as c~& to p is a J and {34) that the result of each integration is independent of i
linear homogeneous function of x+' a is obtain by a recurrence and k; moreover, as s"=mB~0, there is no phase term left after
formula when one writes 8'8 as a sum of successive squares integrations (33).
(x' p')~ {successive means increasing value of /). This recurrence (b} expt S') and A are real and independent of k up to a con
formula is particularly easy to 6nd because, x' and s" being zero, stant of integration: this constant is determined by the same
the 6rst term has the same structure as the following ones. a is condition, namely, the normalization condition (39) and (4).
function of a~', the coefficients of x and i, i.e., x~, xB, ~ j e, and (c) EE =0{k).Set:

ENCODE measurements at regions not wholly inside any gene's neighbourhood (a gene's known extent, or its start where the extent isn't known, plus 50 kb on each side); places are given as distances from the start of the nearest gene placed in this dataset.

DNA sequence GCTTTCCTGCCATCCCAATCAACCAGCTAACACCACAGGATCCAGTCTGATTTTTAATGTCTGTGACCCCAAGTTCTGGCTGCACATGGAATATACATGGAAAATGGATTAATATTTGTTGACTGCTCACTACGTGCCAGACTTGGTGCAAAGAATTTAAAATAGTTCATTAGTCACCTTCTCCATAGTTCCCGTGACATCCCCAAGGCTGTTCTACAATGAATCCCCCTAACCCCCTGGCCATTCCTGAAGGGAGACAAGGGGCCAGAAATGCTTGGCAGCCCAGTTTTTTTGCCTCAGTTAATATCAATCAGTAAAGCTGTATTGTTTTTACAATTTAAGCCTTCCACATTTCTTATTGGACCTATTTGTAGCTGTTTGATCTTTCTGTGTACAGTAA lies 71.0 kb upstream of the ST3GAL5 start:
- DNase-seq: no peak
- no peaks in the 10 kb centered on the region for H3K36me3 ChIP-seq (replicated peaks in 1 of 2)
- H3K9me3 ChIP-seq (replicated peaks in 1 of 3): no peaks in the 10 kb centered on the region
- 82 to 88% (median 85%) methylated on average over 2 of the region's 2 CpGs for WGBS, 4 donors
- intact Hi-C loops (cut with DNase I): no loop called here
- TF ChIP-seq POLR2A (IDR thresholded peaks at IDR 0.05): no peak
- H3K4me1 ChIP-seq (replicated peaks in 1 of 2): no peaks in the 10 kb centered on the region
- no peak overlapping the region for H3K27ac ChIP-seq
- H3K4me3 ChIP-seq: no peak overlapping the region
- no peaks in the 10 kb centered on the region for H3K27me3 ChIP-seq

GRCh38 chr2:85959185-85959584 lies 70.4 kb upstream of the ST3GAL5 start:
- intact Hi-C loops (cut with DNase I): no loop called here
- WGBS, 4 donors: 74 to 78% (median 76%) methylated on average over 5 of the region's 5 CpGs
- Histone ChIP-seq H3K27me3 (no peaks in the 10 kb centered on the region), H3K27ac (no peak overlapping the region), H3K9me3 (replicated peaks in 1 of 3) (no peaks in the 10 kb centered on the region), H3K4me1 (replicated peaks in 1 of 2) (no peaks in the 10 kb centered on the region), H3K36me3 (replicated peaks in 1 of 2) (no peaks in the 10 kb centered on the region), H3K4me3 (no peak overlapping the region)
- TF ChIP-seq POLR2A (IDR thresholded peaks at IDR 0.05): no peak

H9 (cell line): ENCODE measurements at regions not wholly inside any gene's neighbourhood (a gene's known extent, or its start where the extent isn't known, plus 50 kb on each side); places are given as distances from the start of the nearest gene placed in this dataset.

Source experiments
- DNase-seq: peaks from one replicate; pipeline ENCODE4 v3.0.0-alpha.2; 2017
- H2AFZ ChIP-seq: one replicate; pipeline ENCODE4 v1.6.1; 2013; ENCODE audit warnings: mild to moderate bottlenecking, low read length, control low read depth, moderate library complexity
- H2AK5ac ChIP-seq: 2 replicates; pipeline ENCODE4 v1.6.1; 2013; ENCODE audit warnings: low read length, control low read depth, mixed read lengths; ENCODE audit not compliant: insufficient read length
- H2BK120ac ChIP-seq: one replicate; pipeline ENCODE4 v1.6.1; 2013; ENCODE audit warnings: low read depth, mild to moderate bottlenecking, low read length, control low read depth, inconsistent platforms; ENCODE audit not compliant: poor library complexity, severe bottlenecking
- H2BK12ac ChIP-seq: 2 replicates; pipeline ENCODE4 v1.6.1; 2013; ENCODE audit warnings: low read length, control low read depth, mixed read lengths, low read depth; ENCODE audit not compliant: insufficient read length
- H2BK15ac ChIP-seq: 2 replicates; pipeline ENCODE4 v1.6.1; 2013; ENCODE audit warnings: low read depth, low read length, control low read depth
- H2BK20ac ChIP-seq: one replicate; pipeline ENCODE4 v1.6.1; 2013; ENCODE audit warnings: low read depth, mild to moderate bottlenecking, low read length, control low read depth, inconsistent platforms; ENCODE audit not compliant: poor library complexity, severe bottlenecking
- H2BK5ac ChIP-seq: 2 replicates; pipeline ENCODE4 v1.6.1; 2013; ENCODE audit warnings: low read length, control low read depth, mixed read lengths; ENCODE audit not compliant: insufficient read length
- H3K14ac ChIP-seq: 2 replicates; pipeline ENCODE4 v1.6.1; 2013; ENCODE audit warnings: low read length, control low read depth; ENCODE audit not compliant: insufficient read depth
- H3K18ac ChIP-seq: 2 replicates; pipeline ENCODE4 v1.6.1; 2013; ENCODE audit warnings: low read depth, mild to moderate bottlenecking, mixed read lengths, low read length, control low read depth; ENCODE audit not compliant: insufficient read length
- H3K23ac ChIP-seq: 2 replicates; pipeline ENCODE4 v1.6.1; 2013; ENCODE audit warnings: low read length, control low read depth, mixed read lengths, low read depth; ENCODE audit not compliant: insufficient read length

the constants appearing in S: it is important to notice that a is
real and independent of k. The result A ~'
of (4+1) integration E = exp[18/tt]" (42)
is equal to and compare A with A . Make the change of variable:
(34) x+h&y (43)
As A, +' +A, in the limit e~ ~, a natural change of variable is which implies P~k b, b being independent of h. Then,
a+'= ) ~'+2m. hi/c , (35) A'~A'f exp[in'(y' S')')[1
+N&(1/3 i)PS(y', y')
where ) +' is given by an equation of the following structure:
+0(h) jdy'/h'c~ o. (44)
y+I y 8 &B)+0{)
~
&f (y & (36) If we assume that S does not contain
O'S is proportional to e, hence,
i to powers larger A~a 2,
and the hmit,
d) /dr = f(),r, x~, xB), (3'tp') A'=A~[A ~+A)01)f(r~) j (45)
the constant of integration is determined by Eq. (35) for 4+1 0. By iteration and keeping at each step only the term of lower
Consequently, in the limit, Eq. {34) is written degree in h, one gets
dA, /dr=AoF(r, x", xB)
rB
A Ae 1+0(k)f f(r)dr .